“We would come out, and we have video of them very graciously taking the petition in San Francisco, and we did try to contact them and talk to them directly,” said Granate Kim, communications director for Jewish Voice for Peace, a group that backs the Boycott, Divestment and Sanctions movement targeting Israel, and part of the Stolen Homes coalition. “But that isn’t something they were interested in doing at a higher-up level with us.”
The statement Airbnb released acknowledges that the Israeli-Palestinian conflict is a contentious issue and says the company consulted with experts on the conflict. The statement names a couple of concerns with the listings in settlements, including that critics say “companies should not profit on lands where people have been displaced” and that listings in settlements may be “contributing to existing human suffering.”
“We concluded that we should remove listings in Israeli settlements in the occupied West Bank that are at the core of the dispute between Israelis and Palestinians,” the statement said. “Our hope is that someday sooner rather than later, a framework is put in place where the entire global community is aligned so there will be a resolution to this historic conflict and a clear path forward for everybody to follow.”
An Airbnb spokesperson did not respond to follow-up questions regarding the company’s specific concerns with rentals in settlements. JTA has learned that the company will next be investigating whether it should remove its listings in Western Sahara, which is controlled by Morocco.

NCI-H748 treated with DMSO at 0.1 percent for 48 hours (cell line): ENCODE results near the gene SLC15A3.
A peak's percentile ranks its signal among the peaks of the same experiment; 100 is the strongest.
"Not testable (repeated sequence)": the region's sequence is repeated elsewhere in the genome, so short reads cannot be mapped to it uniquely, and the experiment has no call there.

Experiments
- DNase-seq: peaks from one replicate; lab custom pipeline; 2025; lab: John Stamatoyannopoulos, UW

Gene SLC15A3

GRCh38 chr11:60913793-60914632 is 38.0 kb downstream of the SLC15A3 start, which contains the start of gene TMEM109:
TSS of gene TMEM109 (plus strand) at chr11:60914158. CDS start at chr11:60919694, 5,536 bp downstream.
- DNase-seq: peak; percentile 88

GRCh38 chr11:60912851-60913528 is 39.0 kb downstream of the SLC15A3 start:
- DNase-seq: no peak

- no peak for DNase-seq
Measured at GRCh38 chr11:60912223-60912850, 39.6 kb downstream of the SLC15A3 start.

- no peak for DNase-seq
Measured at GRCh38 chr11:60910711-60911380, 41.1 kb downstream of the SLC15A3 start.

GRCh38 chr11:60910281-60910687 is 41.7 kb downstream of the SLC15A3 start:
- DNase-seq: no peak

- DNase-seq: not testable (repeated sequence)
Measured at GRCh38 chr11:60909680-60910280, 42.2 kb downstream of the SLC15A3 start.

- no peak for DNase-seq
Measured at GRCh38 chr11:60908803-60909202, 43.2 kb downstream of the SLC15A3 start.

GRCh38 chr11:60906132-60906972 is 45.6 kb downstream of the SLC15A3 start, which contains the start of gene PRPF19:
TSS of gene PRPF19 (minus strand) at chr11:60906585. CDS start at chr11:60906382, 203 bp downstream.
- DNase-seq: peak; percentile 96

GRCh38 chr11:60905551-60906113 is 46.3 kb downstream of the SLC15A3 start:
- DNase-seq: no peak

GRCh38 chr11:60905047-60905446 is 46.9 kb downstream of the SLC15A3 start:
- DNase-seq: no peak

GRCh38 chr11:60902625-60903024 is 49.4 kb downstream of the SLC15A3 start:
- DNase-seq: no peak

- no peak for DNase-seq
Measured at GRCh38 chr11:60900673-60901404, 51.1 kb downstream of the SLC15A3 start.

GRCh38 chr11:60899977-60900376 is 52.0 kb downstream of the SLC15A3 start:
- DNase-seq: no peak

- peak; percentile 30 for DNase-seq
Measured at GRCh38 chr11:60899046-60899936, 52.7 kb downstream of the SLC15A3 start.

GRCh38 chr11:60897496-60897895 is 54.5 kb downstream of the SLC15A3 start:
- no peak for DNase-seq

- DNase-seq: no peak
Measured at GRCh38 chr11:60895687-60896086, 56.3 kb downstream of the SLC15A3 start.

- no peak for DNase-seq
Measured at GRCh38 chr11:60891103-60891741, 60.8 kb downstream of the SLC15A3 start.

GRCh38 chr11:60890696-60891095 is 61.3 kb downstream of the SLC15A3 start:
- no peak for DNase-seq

The Israeli government has protested the move, with Strategic Affairs Minister Gilad Erdan calling for a boycott of Airbnb in response.
“Airbnb’s decision simply harms the Palestinians, ruins employment opportunities for both sides in Judea and Samaria, and destroys the chances for peace and coexistence,” Erdan said. “We call on all supporters of Israel around the world to stop working with Airbnb. There are enough competitors, we do not need them.”
Israel advocates have also criticized Airbnb for singling out Israel amid a world of geopolitical conflicts and allegations of human rights abuses.
“Airbnb has not de-listed rentals in any other disputed areas,” Jonathan Greenblatt, the national director of the Anti-Defamation League, wrote in an open letter to Airbnb CEO Brian Chesky. “Yet only Israeli settlements are being singled out for de-listing by Airbnb, a decision which many see as a double standard set by your company.”
Before this week, Airbnb appeared to have a positive relationship with Israel and its supporters. In 2015, Tel Aviv partnered with Airbnb to create an interactive guide to the city, the first such partnership that Airbnb had formed. In 2016, partly due to multiple allegations that Airbnb hosts in Europe refused to rent to Israelis, the company added a non-discrimination clause for hosts.